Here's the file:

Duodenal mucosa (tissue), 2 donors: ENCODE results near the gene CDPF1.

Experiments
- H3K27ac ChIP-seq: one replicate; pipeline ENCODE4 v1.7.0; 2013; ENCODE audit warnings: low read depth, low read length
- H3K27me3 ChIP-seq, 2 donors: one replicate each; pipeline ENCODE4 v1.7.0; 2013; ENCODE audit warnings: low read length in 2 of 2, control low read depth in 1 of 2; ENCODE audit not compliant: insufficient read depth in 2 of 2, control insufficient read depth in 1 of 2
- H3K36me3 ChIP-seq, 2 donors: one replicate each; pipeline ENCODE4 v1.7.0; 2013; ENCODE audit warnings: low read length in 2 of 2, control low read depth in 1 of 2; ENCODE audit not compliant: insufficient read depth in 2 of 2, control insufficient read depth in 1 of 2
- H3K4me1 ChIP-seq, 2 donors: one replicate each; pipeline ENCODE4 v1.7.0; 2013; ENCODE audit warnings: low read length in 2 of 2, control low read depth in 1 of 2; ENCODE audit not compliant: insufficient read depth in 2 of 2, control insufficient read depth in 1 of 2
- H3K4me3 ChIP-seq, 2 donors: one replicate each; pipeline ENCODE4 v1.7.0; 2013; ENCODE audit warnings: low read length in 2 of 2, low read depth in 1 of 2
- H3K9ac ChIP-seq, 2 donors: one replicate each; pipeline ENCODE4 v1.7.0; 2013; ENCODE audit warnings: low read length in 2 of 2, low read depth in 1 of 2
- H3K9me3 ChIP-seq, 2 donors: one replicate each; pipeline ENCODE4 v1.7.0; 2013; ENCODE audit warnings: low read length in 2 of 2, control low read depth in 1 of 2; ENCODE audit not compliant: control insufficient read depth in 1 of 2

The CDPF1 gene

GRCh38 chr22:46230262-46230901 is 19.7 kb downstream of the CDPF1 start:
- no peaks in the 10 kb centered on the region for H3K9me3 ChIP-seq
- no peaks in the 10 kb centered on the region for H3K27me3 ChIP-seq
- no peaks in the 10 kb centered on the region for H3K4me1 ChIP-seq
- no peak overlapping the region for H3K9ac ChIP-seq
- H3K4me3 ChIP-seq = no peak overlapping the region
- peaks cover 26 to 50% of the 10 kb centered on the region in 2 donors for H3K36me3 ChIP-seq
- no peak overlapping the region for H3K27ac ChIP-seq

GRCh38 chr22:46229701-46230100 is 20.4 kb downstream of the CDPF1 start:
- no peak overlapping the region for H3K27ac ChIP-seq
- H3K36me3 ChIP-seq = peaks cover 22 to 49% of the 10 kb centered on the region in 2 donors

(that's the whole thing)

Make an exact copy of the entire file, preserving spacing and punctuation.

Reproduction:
Duodenal mucosa (tissue), 2 donors: ENCODE results near the gene CDPF1.

Experiments
- H3K27ac ChIP-seq: one replicate; pipeline ENCODE4 v1.7.0; 2013; ENCODE audit warnings: low read depth, low read length
- H3K27me3 ChIP-seq, 2 donors: one replicate each; pipeline ENCODE4 v1.7.0; 2013; ENCODE audit warnings: low read length in 2 of 2, control low read depth in 1 of 2; ENCODE audit not compliant: insufficient read depth in 2 of 2, control insufficient read depth in 1 of 2
- H3K36me3 ChIP-seq, 2 donors: one replicate each; pipeline ENCODE4 v1.7.0; 2013; ENCODE audit warnings: low read length in 2 of 2, control low read depth in 1 of 2; ENCODE audit not compliant: insufficient read depth in 2 of 2, control insufficient read depth in 1 of 2
- H3K4me1 ChIP-seq, 2 donors: one replicate each; pipeline ENCODE4 v1.7.0; 2013; ENCODE audit warnings: low read length in 2 of 2, control low read depth in 1 of 2; ENCODE audit not compliant: insufficient read depth in 2 of 2, control insufficient read depth in 1 of 2
- H3K4me3 ChIP-seq, 2 donors: one replicate each; pipeline ENCODE4 v1.7.0; 2013; ENCODE audit warnings: low read length in 2 of 2, low read depth in 1 of 2
- H3K9ac ChIP-seq, 2 donors: one replicate each; pipeline ENCODE4 v1.7.0; 2013; ENCODE audit warnings: low read length in 2 of 2, low read depth in 1 of 2
- H3K9me3 ChIP-seq, 2 donors: one replicate each; pipeline ENCODE4 v1.7.0; 2013; ENCODE audit warnings: low read length in 2 of 2, control low read depth in 1 of 2; ENCODE audit not compliant: control insufficient read depth in 1 of 2

The CDPF1 gene

GRCh38 chr22:46230262-46230901 is 19.7 kb downstream of the CDPF1 start:
- no peaks in the 10 kb centered on the region for H3K9me3 ChIP-seq
- no peaks in the 10 kb centered on the region for H3K27me3 ChIP-seq
- no peaks in the 10 kb centered on the region for H3K4me1 ChIP-seq
- no peak overlapping the region for H3K9ac ChIP-seq
- H3K4me3 ChIP-seq = no peak overlapping the region
- peaks cover 26 to 50% of the 10 kb centered on the region in 2 donors for H3K36me3 ChIP-seq
- no peak overlapping the region for H3K27ac ChIP-seq

GRCh38 chr22:46229701-46230100 is 20.4 kb downstream of the CDPF1 start:
- no peak overlapping the region for H3K27ac ChIP-seq
- H3K36me3 ChIP-seq = peaks cover 22 to 49% of the 10 kb centered on the region in 2 donors